The left-hand edges of the laminates 17 as viewed in FIG. 4 will be magnetized to provide south magnetic poles while the right-hand edge sections of the laminates are magnetized to provide north magnetic poles. The establishment of south magnetic poles along each of the left-hand edge sections of the laminates 17 results in magnetic repelling forces acting on adjacent laminates. In a like manner, the right-hand edges of the laminates 17 are magnetized with repelling north magnetic poles. The cumulative effect of the magnetic repelling action is that the laminates 17 are spaced apart and all of the laminates are under the influence of gravity and, hence, there is a cumulative gravitational effect resulting in a greater downward force being placed on the lowermost laminate. The gravitational or weight effect urging the laminates downward gradually diminishes from the bottom to the top of the stack so that the spacing between the lower laminates is smaller than the spacing between the top laminates. As a laminate 17 is withdrawn from the bottom of the stack, the remaining laminates will move down to force the lowermost laminate against the guide surface 33.
As shown in FIG. 2, there is positioned to the left of the lowermost laminate 17, a pusher or shuttle 41 having a laminate receiving notch 42. The pusher is connected through a bar 43 to a piston rod 44 extending from a fluid cylinder 46. A second pusher 47 is mounted to slide on the surface 34 and is connected through a bar 48 to a piston rod 49. The second pusher 47 is also provided with a laminate receiving notch 50. The piston rods 44 and 49 are connected to a common piston 51. A control valve 52 is alternately operated to apply pressurized fluid from a conduit 53 to conduits 54 to 56 to drive the piston 51 toward the left or right.
The control valve 52 is cyclically operated through a predetermined number of cycles to shift the piston 51 toward the left and then the right to cyclically move the pushers 41 and 47 to pick off succeeding lowermost laminates 17 or 18 from the respective stacks of laminates. Each time the pusher 41 is operated, an actuator rod 58 is moved to operate a switch 59 that pulses a counter 61. Upon registering a predetermined number of counts indicative of the loading of a predetermined number of laminates 17 and 18, a signal is transmitted over line 62 to interrupt the further cyclic operation of the control valve 52. The control valve may be driven by a simple motor-magnetic clutch arrangement in which the appearance of the signal on line 62 would interrupt the energization of the magnetic clutch for the motor.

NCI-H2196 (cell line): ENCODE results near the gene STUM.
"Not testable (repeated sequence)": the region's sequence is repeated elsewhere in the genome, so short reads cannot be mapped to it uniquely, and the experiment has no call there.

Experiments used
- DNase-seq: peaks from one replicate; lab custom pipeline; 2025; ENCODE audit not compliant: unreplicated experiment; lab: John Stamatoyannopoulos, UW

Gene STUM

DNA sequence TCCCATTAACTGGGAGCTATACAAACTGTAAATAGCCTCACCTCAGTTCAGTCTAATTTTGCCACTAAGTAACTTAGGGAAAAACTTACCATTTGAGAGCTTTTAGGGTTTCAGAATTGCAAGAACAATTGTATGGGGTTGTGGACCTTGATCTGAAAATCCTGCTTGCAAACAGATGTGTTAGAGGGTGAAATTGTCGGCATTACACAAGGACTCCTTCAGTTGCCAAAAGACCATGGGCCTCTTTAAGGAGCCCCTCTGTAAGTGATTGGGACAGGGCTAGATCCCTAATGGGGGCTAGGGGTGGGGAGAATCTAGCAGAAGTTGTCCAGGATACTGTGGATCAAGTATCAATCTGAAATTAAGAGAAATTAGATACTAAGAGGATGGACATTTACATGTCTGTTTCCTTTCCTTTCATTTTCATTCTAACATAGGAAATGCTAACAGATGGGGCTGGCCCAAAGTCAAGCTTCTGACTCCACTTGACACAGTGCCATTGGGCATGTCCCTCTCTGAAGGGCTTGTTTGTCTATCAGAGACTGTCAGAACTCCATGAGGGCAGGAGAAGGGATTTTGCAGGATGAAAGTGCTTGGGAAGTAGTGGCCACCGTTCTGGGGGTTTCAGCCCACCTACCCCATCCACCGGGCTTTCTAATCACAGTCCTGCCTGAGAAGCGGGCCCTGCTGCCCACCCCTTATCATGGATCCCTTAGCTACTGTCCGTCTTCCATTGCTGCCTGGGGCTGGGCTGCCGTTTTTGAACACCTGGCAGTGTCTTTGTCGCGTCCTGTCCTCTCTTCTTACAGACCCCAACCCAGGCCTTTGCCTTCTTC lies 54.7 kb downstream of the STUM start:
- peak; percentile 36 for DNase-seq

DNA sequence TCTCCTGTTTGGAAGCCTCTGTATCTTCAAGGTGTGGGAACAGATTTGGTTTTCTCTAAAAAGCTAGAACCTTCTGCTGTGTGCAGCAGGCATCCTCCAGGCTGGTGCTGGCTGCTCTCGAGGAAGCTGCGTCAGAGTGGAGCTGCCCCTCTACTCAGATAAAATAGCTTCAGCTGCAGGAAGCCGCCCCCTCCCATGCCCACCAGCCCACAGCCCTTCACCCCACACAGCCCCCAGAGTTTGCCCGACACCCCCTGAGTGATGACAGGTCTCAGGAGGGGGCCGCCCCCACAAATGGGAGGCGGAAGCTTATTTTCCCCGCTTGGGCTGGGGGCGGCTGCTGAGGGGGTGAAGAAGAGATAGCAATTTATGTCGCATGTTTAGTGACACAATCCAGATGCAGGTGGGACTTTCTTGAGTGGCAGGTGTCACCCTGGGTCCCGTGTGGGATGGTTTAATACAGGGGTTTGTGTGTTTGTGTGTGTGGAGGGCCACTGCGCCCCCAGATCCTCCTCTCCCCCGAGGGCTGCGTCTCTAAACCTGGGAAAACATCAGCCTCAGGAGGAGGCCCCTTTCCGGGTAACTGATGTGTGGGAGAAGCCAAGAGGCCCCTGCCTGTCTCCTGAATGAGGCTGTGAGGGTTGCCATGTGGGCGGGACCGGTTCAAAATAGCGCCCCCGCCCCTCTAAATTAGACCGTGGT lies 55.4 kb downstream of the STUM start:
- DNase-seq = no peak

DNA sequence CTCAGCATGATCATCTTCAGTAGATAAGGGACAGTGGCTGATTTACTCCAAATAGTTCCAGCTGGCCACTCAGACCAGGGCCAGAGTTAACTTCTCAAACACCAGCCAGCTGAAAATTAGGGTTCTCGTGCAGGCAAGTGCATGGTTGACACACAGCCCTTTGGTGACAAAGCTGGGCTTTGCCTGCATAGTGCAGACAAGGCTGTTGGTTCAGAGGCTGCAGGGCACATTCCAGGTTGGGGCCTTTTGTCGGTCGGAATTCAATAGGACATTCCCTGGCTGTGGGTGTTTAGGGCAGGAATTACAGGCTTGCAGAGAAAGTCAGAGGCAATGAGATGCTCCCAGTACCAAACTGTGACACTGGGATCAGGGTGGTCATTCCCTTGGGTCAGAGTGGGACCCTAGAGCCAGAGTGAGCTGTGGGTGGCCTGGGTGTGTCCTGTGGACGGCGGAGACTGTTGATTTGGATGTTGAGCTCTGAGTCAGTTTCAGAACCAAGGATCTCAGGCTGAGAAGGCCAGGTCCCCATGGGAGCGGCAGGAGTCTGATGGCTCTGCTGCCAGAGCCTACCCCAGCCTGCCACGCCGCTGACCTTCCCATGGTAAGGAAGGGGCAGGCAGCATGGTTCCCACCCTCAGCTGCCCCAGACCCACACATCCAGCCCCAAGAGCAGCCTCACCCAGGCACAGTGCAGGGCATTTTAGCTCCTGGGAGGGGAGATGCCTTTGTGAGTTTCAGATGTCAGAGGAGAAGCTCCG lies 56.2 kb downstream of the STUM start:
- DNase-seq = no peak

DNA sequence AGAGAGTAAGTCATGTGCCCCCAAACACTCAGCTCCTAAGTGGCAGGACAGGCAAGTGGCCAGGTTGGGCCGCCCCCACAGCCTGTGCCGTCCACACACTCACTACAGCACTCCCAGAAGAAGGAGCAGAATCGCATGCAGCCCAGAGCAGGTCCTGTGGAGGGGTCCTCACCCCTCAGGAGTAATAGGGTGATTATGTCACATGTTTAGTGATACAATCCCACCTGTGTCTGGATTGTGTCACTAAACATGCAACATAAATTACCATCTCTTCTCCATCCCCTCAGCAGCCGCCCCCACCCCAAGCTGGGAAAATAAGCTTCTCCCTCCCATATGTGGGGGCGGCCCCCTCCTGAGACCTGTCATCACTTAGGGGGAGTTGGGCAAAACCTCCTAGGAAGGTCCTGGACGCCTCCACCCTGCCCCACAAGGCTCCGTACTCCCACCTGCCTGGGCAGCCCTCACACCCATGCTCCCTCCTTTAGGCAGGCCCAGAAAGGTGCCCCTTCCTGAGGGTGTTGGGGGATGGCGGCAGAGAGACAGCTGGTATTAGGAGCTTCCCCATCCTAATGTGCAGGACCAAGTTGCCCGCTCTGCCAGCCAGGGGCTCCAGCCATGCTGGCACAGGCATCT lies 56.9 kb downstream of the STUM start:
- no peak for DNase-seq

The laminates 17 and 18 are moved by the pushers 41 and 47 over the surfaces 33 and 34 so that the center legs of the laminates enter the opening 16. The laminates are pushed over the edges of the surfaces 33 and 34 and drop in interleaved fashion onto the lower surface defining the opening 16 in the bobbin. A pair of magnets 66 and 67 (see FIGS. 2 and 3) are provided to assist the seating of the laminates in the opening 16 and serve to hold each laminate in position during the assembly of subsequent laminates. The magnets 66 and 67 are arranged to be positioned beneath the outer legs of the E-shaped laminate which span the periphery of the bobbin flanges 13 and 14.
In order to assist the seating of the laminates within the bobbin opening, a pair of magnetic vibrators 71 and 72 are provided. As best illustrated in FIG. 7, the advance of a laminate, such as laminate 17, may be along a path such that a corner 76 strikes the flange 13. In this situation a further pushing action on the part of the pusher 41 results in a crushing or bending of the outer leg of the laminate thus precluding the assembly of this laminate onto the coil frame. The laminate 17 must advance as shown in FIG. 8 so that neither the outer legs nor the inner leg strike an obstruction causing the laminate to hang up and subsequently crumble.
The details of construction of the magnetic vibrator 71 are shown in FIG. 6. The vibrator includes a roller 77 constructed of non-magnetizable material, such as brass or aluminum. A plurality of circumferentially spaced holes are formed near the left rim of the roller 77 to receive small cylindrical magnets 78 and to provide north magnetic poles at the surface of the roller. In a like manner, a plurality of circumferentially spaced holes are formed in the right-hand section of the roller to receive a group of magnets 79 having south magnetic poles in the surface of the roller. The circumferential arrays of holes are formed so that the magnets 78 are offset circumferentially with respect to the magnets 79. The roller vibrators 71 and 72 are mounted on axles 81 and 82 which are rotated rapidly by a drive mechanism, not shown but including the gears 83 and 84.